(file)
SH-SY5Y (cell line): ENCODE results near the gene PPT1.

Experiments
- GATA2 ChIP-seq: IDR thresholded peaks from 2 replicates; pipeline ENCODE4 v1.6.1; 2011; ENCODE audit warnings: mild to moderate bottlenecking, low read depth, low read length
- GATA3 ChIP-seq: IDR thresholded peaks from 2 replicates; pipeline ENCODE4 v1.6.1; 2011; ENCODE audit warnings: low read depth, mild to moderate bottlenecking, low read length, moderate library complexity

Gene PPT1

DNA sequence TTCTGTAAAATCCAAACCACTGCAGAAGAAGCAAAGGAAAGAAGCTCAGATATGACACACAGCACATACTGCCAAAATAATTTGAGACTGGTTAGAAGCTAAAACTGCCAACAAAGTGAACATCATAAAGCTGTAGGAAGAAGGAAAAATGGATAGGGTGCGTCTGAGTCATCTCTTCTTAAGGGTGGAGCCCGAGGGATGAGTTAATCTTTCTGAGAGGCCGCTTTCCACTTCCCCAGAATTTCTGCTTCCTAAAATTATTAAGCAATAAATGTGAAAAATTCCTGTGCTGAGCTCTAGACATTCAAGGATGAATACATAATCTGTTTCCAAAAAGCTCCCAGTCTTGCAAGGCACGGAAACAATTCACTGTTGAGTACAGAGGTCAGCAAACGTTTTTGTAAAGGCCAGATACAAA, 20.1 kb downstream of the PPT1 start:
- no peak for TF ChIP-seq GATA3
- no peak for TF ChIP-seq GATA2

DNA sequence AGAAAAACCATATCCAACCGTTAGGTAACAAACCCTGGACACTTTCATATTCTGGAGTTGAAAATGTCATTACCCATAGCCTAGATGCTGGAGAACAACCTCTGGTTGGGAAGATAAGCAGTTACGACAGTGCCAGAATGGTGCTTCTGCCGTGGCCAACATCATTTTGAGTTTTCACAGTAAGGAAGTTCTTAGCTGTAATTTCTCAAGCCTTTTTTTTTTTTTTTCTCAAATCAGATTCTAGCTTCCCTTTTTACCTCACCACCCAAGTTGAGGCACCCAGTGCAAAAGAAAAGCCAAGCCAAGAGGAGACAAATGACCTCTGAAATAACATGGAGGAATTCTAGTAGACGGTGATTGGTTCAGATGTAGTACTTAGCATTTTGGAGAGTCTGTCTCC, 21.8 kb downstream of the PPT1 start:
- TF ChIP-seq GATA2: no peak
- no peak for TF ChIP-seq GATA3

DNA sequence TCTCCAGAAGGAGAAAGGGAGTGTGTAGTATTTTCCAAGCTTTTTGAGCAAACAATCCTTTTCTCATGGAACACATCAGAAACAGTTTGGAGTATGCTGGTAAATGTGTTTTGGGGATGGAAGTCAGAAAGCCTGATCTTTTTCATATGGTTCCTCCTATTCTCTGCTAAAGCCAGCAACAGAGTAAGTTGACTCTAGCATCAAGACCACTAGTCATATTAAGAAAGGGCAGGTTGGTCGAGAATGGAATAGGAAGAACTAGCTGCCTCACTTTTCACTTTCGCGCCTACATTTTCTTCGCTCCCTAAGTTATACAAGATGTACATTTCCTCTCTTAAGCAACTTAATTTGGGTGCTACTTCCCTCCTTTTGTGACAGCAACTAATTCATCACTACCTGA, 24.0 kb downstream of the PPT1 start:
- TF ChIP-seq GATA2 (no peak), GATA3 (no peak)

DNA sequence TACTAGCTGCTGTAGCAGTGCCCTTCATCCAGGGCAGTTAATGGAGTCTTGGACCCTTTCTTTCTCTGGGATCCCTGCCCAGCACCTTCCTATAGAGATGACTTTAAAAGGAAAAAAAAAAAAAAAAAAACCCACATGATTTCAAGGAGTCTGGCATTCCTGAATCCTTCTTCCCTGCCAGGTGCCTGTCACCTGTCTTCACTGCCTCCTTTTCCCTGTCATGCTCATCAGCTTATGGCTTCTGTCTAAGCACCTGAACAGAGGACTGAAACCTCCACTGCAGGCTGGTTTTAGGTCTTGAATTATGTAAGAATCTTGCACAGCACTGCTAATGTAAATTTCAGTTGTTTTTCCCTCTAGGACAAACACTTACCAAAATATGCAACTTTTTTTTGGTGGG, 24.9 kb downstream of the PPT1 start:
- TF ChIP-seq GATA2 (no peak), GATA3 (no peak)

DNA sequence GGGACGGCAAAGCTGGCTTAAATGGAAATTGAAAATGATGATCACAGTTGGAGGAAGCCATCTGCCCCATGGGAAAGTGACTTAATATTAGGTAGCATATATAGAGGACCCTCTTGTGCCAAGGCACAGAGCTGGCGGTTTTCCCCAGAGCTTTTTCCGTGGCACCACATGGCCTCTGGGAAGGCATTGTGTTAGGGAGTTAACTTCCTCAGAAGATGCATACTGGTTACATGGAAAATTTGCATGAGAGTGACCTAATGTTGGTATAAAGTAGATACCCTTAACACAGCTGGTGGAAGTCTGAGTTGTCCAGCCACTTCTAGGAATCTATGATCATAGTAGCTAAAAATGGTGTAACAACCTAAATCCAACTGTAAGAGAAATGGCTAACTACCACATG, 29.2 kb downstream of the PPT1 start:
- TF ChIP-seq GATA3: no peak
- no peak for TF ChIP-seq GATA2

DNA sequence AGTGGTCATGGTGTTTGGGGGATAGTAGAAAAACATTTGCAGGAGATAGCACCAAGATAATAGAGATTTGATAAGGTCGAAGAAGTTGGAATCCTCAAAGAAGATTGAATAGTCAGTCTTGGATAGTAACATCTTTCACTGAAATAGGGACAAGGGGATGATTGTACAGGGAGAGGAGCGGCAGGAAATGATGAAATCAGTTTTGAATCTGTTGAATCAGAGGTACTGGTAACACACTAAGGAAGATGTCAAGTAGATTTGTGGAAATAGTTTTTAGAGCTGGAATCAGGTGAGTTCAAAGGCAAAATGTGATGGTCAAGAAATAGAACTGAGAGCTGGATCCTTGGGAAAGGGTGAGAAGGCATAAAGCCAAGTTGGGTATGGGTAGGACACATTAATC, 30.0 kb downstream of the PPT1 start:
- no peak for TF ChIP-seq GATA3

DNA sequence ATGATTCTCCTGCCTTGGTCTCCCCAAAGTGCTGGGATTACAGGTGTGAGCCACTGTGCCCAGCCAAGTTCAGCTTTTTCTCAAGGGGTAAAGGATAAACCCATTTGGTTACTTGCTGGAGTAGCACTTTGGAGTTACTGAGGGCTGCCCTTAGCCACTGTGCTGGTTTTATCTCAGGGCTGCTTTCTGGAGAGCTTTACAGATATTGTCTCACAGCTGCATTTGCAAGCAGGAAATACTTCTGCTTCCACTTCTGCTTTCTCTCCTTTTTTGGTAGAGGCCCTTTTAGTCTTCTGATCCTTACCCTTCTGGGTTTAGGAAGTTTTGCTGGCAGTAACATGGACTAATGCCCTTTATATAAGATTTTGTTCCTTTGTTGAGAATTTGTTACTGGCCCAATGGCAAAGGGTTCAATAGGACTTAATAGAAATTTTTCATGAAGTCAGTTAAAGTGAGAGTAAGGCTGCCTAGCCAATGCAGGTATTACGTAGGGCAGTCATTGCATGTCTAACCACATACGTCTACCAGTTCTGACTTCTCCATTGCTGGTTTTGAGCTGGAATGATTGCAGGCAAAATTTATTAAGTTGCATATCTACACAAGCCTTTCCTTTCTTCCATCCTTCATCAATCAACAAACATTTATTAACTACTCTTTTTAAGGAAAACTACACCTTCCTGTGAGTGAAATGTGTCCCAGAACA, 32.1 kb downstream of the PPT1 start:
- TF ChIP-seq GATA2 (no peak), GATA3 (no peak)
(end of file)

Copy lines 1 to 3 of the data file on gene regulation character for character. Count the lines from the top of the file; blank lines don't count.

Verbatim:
SH-SY5Y (cell line): ENCODE results near the gene PPT1.

Experiments
- GATA2 ChIP-seq: IDR thresholded peaks from 2 replicates; pipeline ENCODE4 v1.6.1; 2011; ENCODE audit warnings: mild to moderate bottlenecking, low read depth, low read length